Implications for Iran's geopolitical goals
From Iran's perspective, Europe should engage in diplomatic negotiations with Iran that focus on security and the formation of a strong, inclusive government in Afghanistan. In addition, European countries, especially Germany, can play a crucial role in promoting regional cooperation, particularly in the security and economic sectors. Such cooperative efforts can significantly contribute to regional security, the development of strategic partnerships, economic prosperity and sustainable development. They could also serve as a significant deterrent to further refugee flows, drug trafficking and the spread of terrorism towards Europe.*
From a geopolitical standpoint, Iran aims to strengthen its long-term strategic relations with China and Russia. The uncertainties surrounding the Taliban's governance make it difficult for Iran to fully capitalize on its recent geopolitical gains in Afghanistan. Iran faces serious challenges with the Taliban's second regime, which is characterized by an ethnic-centric and exclusive approach to power.
Iran has opted for a pragmatic approach towards the Taliban, recognizing them as an ideological threat but acknowledging the need for coexistence. Therefore, Iran has adopted a tactically flexible approach, seeking maximum concessions in its interactions with the Taliban. In return, the Taliban use issues such as border tensions and water politics to extract concessions from Iran. These reciprocal strategies could exacerbate instability in the region and potentially affect Europe.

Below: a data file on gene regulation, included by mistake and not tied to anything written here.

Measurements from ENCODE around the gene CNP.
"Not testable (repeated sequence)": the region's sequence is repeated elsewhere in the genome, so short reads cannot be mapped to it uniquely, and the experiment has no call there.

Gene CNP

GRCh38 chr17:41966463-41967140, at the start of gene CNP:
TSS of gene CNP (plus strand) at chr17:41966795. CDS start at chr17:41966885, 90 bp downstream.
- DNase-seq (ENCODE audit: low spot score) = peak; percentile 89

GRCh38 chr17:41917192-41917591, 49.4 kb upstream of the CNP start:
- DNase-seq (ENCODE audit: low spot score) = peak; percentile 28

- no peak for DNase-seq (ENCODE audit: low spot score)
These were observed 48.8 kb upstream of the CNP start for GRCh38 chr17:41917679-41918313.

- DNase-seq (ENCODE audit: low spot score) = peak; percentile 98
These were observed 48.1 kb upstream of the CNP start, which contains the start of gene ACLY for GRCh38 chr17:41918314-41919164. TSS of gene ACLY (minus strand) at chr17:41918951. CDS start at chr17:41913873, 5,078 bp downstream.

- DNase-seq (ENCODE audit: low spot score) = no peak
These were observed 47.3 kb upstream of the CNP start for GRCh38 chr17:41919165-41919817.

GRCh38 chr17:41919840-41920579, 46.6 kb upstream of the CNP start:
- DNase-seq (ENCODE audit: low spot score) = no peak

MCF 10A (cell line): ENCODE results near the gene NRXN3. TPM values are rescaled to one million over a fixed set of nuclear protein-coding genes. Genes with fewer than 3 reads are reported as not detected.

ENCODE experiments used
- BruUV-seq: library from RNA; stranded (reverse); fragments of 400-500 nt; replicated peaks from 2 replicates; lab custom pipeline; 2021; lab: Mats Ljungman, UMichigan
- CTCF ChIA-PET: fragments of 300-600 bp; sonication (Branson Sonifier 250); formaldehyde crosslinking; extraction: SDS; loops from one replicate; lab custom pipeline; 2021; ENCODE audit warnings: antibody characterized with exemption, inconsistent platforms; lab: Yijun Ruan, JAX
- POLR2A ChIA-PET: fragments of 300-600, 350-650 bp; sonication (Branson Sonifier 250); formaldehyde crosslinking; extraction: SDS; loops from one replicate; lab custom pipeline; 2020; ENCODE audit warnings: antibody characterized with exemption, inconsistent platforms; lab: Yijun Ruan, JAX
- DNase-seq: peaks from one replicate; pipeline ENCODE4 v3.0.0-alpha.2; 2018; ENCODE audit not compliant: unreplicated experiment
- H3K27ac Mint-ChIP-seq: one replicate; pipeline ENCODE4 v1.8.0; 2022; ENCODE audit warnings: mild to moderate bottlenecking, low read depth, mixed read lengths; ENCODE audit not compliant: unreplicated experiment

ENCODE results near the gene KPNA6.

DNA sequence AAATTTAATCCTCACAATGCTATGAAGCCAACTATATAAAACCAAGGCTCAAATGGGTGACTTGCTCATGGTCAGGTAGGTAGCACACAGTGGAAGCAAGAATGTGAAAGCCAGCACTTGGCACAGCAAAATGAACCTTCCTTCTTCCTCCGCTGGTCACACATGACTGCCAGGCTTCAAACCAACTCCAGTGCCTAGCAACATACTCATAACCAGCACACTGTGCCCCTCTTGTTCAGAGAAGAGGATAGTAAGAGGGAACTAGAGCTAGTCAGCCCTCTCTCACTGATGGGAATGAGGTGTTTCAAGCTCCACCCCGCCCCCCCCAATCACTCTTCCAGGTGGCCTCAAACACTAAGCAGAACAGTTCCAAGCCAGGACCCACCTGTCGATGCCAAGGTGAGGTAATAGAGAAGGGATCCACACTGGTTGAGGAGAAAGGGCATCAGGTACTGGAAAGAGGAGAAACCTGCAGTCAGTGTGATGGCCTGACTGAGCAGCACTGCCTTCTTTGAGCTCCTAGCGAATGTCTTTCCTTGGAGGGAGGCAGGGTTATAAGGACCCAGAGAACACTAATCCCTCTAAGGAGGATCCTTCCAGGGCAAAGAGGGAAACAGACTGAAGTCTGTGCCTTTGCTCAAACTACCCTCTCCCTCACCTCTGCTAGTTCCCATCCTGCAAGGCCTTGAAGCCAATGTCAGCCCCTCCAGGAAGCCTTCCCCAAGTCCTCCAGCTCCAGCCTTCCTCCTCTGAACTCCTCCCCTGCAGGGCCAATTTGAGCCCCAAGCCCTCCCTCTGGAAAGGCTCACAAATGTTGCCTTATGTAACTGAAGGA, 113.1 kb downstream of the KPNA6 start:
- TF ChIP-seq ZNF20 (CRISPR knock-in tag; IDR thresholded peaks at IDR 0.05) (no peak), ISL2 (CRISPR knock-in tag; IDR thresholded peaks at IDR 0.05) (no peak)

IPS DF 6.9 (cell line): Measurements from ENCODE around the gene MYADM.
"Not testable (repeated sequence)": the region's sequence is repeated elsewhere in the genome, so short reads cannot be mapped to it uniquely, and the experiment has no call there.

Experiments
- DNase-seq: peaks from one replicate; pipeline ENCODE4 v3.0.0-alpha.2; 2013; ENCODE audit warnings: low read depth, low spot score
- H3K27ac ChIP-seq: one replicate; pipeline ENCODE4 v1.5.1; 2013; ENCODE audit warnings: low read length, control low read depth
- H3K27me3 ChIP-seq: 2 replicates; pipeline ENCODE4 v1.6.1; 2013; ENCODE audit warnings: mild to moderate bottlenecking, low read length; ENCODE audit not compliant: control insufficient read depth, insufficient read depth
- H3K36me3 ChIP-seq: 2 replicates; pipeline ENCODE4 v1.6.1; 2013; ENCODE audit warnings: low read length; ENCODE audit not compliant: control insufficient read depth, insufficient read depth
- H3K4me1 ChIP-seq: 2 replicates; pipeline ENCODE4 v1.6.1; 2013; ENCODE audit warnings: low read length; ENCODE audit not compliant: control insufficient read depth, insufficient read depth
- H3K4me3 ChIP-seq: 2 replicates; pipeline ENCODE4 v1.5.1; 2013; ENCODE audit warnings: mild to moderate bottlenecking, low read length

For insights the background, current challenges and historical rooted issues, as well as Iran’s interests in Afghanistan and the region, please refer to our analysis.
Further analyses of strategic interests in the region will follow.
*Note: From a European standpoint, this perspective faces challenges due to the severe human rights violations, support for terrorist organizations, and Iran's role in regional conflicts, particularly in the current Hamas-Israel war.
Neighbourhood Perspectives: Iran-Afghanistan Relations
Afghanistan, as a pivotal eastern neighbour, is integral to Iran's strategic vision under its "Look East" policy. This policy initiative focuses on strengthening economic and energy ties with prominent East Asian nations, principally India and China, aiming to foster regional stability in Central and South Asia. However, Afghanistan's challenges, marked by ineffective nation-building, lack of inclusive governance, and persistent instability, have led to a spill over of conflict and insecurity, significantly impacting Iran and the broader region. Iran's foreign policy towards Afghanistan, over recent decades, has oscillated, shaped by its shifting tactical and strategic imperatives.
The paper series Neighbourhood perspectives is trying to document the voices and opinions from academics, experts and policy analysts from countries neighbouring Afghanistan. The paper from Iran is written by Bahram Salavati, Founder & CEO of Iran Migration Observatory (IMO).